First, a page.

Virgin Galactic not pressing pause
(CNNMoney) -- The stakes have never been higher for Virgin Galactic.
Richard Branson's quest to send tourists into space took a tragic turn last week when SpaceShipTwo broke apart on a test flight.
Today, in the lobby of Virgin Galactic headquarters sit two books. One is for pilot Peter Siebold, who survived the incident. The other is for co-pilot Michael Tyner Alsbury, who died.
In the books, and on the lobby's walls, are notes -- like this one from June Scobee Rogers, the wife of an astronaut who died in the 1986 Challenger accident.
\"The setback is tragic, but the courage and commitment of your fellow team will soon help you all to recover, and from the energy of grief, the phoenix will arise with even more resolve and commitment,\" she wrote.
While Virgin Galactic and Scaled Components, a division of Northrop Grumman and the contractor that operated the test flight, reflect, they're also moving forward.
Virgin is focusing its attention on a second model of SpaceShipTwo, which has the potential to become the first commercial passenger spaceliner. It has been under construction for about two and a half years and is 90% structurally complete.
\"We're going to take our time, make sure that we build this vehicle carefully, strongly and safely,\" Virgin Galactic CEO George Whitesides told CNNMoney.
He said the company is confident in its technology.
\"We fly every day on airplanes that have had accidents,\" Whitesides said. \"You do that because you know that fixes have been made -- that those vehicles are improved over time. That same thing will happen here.\"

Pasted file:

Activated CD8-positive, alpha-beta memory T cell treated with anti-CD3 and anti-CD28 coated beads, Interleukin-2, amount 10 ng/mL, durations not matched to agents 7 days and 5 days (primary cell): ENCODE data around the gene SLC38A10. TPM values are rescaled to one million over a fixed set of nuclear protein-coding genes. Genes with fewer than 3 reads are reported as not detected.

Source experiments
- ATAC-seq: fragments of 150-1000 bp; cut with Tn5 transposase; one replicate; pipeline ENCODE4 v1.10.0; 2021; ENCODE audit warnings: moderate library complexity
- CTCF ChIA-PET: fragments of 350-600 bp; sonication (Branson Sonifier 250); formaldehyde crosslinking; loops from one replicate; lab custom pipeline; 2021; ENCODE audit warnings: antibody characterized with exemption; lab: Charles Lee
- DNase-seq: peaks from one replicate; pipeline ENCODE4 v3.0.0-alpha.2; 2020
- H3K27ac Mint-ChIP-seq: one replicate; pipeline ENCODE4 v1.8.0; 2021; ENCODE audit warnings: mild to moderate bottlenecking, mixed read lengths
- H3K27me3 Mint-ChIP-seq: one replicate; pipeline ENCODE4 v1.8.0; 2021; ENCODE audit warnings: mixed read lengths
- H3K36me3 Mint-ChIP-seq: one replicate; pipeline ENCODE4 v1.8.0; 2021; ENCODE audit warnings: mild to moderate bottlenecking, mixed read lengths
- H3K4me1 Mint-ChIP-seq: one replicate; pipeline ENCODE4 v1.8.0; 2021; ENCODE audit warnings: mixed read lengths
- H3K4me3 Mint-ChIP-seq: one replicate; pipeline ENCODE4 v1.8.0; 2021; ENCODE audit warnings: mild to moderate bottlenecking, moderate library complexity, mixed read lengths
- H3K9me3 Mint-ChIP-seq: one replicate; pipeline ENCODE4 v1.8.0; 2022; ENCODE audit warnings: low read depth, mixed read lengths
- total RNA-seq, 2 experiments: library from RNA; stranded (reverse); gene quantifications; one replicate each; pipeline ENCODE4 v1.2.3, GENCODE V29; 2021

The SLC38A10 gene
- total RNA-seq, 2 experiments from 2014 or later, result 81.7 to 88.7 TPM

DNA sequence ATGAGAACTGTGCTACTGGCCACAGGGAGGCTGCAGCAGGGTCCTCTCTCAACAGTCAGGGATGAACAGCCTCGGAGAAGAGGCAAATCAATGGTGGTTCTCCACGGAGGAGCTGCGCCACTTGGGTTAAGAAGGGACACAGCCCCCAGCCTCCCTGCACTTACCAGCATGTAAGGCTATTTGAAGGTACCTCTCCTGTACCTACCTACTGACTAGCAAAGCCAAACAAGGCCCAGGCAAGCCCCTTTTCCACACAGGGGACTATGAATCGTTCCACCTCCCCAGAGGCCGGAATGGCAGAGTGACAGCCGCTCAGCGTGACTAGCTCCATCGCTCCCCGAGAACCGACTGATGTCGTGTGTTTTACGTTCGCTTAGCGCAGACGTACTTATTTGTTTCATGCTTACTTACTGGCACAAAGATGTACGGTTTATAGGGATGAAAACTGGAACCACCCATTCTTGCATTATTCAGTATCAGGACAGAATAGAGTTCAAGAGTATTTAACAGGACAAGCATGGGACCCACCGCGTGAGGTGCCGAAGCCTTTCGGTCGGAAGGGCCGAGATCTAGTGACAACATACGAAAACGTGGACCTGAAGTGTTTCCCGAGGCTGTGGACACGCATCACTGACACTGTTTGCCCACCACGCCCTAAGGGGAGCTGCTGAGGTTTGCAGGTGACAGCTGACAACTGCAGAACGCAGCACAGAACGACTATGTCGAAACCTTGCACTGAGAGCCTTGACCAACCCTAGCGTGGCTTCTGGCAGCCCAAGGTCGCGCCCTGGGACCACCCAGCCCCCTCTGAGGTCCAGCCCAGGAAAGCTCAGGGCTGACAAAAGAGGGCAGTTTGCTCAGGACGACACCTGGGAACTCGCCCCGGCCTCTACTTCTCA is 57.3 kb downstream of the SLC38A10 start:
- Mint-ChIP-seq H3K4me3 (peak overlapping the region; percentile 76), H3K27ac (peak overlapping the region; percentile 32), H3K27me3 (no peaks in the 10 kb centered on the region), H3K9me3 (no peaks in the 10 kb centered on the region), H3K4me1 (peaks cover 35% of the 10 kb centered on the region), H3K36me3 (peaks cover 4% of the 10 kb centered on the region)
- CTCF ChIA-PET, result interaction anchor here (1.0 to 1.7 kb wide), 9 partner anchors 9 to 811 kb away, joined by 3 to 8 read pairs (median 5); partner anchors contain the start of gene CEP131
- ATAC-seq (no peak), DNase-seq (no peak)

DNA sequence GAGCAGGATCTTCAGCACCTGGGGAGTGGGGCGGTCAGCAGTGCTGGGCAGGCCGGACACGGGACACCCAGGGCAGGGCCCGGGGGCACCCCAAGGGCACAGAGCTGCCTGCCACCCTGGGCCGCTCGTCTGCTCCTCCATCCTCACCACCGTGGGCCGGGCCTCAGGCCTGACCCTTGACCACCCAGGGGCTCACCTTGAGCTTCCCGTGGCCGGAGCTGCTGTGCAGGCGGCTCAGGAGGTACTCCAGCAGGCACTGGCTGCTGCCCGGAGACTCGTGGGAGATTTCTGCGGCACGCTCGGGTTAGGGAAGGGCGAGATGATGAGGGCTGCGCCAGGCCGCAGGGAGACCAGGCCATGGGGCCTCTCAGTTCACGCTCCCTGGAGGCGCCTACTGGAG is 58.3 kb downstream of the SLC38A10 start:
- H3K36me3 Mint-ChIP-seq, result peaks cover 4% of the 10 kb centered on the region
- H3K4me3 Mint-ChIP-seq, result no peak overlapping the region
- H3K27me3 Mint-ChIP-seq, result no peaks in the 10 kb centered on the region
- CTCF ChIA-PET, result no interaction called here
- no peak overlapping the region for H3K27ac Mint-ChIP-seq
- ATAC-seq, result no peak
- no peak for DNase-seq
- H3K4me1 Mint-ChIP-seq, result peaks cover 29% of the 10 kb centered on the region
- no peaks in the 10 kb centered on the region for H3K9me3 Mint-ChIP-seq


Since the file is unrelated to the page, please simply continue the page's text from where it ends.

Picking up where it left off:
Investigators give green light
While federal investigators try to figure out the causes of the SpaceShipTwo disaster, the company says it has the green light to continue work on the second model. It could be ready for testing in \"maybe five to six months,\" Whitesides said.
\"The early results of the investigation suggest that we'll be able to figure out any potential fixes and that they will not imply serious changes to the air frame,\" Whitesides said.
The National Transportation Safety Board has ruled out issues with the engines and fuel tanks, and is apparently looking into whether the feathering system, which is designed to slow the spacecraft, deployed improperly.
\"Clearly, our No. 1 job right now is to understand what happened and to make sure that it doesn't happen again,\" Whitesides said.
That said, Virgin Galactic is very aware of the risks to test pilots.
\"There's a reason why test pilots are respected as some of the bravest and toughest people in the world,\" he said. \"It's because they put themselves willingly into risky places so that they can make things safer for other people to fly later.\"
More than toys for the rich
The risks are worth it, Whitesides said, because Virgin Galactic's advances aren't just about giving the wealthy an impressive view.
\"Space is important to all of our futures,\" he said, citing examples like advancing technology for GPS and weather satellites.
\"At the end of the day, one of the things that I think is most powerful is that we'll be able to get a new perspective on our planet as hundreds and eventually millions of people are able to go into space,\" Whitesides said.
That's the vision the Virgin Galactic team is focused on.
\"I think it's important that people know that the dream is still alive,\" he said.
In that spirit, the second craft has picked up a nickname in recent days: Hope.
--CNN's Rachel Crane reported from Mojave, Calif. Gregory Wallace reported and wrote from New York. Cullen Daly contributed to this report.
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